Tag Archives: Tom Edden

“Amadeus” at the National Theatre

One of several artistic greats to die in 2016, Peter Shaffer’s association with the National Theatre serves as a reminder of the institution’s nurturing role. Away from the West End, the playwright’s vision, creating ambitious works filled with myth and history, flourished. Returning to the Olivier stage for the first time since a legendary premiere in 1979, this new production of one of his best works, directed by Michael Longhurst, has the energy and originality to qualify as a fitting tribute.

There are plenty of big ideas to be voiced, about art and religion, arising from court composer Antonio Salieri’s battle against the God-given genius of Wolfgang Amadeus Mozart. Longhurst’s particular skill is to make sure the play’s entertainment value is clearly heard: balancing the drama and humour. Music too, obviously, and also movement, both coming from the onstage presence of the Southbank Sinfonia. The 21 musicians’ interaction with the cast forms a commentary that is visual as well as auditory.

Adam Gillen as Wolfgang Amadeus Mozart
Adam Gillen as Wolfgang Amadeus Mozart

Excellent smaller roles provide a lot of laughs: praise for Tom Edden and Hugh Sachs as, respectively, the emperor Joseph II and the imperious head of the Viennese Opera. But most of the fun comes from an exuberant performance by Adam Gillen in the title role. Joined by Karla Crome as his wife Constanze, who also gives a powerful performance, Gillen has charisma and a clear connection with the audience. Mozart is presented as a spoilt rock star, complete with “vulgar” clothes including pink Dr Marten boots – just one element of Chloe Lamford’s excellent design. This Amadeus is so exaggerated he occasionally irritates, but the portrayal is consistent and makes sense.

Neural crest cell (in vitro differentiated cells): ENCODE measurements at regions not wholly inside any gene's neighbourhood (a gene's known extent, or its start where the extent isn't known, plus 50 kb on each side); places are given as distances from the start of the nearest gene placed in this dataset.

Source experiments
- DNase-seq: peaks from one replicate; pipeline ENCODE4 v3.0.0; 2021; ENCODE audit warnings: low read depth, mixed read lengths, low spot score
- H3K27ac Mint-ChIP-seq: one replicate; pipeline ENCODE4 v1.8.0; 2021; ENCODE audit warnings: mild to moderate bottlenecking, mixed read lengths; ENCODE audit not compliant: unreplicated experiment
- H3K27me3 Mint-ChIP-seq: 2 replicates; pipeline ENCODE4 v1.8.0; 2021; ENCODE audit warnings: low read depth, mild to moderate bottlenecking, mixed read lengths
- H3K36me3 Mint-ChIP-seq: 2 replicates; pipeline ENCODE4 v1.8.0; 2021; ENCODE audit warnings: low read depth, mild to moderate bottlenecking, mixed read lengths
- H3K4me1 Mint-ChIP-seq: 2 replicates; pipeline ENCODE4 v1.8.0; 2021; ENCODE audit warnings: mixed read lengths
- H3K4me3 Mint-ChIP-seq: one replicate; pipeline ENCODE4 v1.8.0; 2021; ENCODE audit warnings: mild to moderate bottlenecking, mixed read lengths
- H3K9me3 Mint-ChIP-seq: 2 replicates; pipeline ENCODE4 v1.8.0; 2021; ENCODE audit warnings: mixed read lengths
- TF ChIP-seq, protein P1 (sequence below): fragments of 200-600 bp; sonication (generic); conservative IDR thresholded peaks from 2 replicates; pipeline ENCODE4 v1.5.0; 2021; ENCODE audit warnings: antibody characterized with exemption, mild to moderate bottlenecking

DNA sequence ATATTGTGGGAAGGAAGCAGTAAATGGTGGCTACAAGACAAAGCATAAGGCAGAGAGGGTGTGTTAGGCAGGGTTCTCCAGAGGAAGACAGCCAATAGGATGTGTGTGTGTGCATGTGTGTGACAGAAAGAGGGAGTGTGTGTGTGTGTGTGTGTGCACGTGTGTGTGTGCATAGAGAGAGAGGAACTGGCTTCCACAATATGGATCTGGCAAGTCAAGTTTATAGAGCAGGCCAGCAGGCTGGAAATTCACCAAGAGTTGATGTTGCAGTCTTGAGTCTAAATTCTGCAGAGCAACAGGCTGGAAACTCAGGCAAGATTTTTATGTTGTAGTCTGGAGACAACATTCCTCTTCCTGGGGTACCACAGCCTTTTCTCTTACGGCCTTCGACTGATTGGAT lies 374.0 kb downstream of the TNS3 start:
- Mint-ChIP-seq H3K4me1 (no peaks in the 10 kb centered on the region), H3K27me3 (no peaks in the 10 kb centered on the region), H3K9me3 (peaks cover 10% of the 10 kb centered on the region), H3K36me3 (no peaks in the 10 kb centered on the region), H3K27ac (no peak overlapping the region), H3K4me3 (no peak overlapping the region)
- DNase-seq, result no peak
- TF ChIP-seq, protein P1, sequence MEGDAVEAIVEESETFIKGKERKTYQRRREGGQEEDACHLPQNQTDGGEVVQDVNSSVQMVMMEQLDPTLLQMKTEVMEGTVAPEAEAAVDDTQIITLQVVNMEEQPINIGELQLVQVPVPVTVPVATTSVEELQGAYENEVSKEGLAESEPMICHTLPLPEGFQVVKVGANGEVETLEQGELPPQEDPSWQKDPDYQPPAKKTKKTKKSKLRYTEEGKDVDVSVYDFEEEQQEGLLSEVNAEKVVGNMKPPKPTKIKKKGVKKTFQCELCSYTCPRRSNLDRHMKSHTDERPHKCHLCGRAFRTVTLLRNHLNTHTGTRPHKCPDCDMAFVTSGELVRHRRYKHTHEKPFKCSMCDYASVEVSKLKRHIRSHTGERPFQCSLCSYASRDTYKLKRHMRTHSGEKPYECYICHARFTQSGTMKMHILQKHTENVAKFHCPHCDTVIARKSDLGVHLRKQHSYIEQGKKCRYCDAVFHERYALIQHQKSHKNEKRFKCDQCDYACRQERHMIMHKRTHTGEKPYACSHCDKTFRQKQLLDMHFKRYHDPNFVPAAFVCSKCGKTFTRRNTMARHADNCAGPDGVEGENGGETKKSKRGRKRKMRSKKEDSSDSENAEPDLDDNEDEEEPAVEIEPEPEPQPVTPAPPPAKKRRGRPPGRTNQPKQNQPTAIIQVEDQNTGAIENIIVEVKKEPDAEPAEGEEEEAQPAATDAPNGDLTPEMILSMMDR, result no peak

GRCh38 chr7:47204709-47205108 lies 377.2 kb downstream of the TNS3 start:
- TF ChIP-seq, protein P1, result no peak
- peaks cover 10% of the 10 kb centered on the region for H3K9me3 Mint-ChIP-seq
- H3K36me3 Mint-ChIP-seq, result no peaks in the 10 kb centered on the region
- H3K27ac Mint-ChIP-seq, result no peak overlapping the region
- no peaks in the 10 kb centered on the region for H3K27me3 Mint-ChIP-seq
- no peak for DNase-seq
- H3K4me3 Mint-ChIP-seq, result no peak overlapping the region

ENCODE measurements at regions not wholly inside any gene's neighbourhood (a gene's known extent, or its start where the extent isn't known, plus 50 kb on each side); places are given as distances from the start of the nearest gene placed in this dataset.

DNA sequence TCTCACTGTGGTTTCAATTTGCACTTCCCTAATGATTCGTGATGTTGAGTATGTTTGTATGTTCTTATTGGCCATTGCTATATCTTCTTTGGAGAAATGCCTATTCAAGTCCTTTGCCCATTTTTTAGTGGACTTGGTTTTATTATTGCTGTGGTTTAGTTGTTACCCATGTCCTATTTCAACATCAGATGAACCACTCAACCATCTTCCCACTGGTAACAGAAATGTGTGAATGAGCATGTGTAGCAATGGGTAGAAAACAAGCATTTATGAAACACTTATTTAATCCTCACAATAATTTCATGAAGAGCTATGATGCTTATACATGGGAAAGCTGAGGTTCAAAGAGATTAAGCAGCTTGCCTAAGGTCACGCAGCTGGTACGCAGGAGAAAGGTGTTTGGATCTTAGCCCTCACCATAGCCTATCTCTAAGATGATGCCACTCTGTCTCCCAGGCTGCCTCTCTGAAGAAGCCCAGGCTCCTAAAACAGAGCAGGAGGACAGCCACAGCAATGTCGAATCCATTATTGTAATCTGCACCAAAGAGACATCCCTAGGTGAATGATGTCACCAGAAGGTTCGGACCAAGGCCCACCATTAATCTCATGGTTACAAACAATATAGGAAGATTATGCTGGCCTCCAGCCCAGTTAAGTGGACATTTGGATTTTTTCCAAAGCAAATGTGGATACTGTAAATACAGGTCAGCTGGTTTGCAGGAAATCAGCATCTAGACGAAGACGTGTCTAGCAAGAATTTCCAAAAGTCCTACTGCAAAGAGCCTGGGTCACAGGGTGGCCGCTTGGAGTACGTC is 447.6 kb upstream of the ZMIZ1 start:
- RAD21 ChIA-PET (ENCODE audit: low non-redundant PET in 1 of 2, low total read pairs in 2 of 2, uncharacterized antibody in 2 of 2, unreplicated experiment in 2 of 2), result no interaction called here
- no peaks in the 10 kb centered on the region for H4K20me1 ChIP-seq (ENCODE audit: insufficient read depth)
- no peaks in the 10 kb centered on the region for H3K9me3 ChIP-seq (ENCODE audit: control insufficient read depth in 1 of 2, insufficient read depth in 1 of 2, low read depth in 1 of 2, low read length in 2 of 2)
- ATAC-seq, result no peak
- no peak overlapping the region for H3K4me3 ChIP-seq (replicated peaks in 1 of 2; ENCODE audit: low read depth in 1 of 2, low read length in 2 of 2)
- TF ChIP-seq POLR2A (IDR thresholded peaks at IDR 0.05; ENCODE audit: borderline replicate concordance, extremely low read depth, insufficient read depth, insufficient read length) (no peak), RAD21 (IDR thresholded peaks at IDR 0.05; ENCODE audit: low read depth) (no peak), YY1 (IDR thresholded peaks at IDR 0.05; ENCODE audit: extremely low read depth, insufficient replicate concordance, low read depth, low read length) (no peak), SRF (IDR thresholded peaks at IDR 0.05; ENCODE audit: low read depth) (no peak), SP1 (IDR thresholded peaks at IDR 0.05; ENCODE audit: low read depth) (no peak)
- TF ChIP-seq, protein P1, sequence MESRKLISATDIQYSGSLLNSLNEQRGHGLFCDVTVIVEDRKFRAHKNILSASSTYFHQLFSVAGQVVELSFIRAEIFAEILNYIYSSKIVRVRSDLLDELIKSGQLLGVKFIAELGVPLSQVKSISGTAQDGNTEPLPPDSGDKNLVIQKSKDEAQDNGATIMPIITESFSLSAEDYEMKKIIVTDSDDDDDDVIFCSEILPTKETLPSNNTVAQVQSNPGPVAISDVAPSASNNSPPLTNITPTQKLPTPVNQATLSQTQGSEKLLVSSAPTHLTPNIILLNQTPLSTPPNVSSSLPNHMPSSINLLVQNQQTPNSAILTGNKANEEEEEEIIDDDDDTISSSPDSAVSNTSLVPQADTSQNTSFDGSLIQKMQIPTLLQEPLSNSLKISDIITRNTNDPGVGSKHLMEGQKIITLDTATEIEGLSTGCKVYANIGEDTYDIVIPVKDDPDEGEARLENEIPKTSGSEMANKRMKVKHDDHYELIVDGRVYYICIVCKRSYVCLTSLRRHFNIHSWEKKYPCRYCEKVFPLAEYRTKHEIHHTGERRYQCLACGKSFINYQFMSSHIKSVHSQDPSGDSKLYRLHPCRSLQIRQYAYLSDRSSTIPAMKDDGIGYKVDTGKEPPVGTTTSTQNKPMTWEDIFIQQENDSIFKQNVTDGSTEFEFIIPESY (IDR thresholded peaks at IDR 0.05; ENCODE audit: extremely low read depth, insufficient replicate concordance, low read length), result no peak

If Gillen tips the balance of sympathies from Amadeus to the real lead of Salieri, well, those scales are weighted from the start, affording Lucian Msamati star status. From the opening scene, where he invokes a future audience and the lights in the auditorium rise, he commands attention. A deadpan tone shows comic skills while the awe and grief felt at Mozart’s achievements are convincingly passionate. Msamati has a clear control of Shaffer’s themes and plays them perfectly. Salieri may claim to be the patron saint of mediocrity, but Msamati’s performance is the antonym of that.

Until 18 March 2017

www.nationaltheatre.org.uk

Photos by Marc Brenner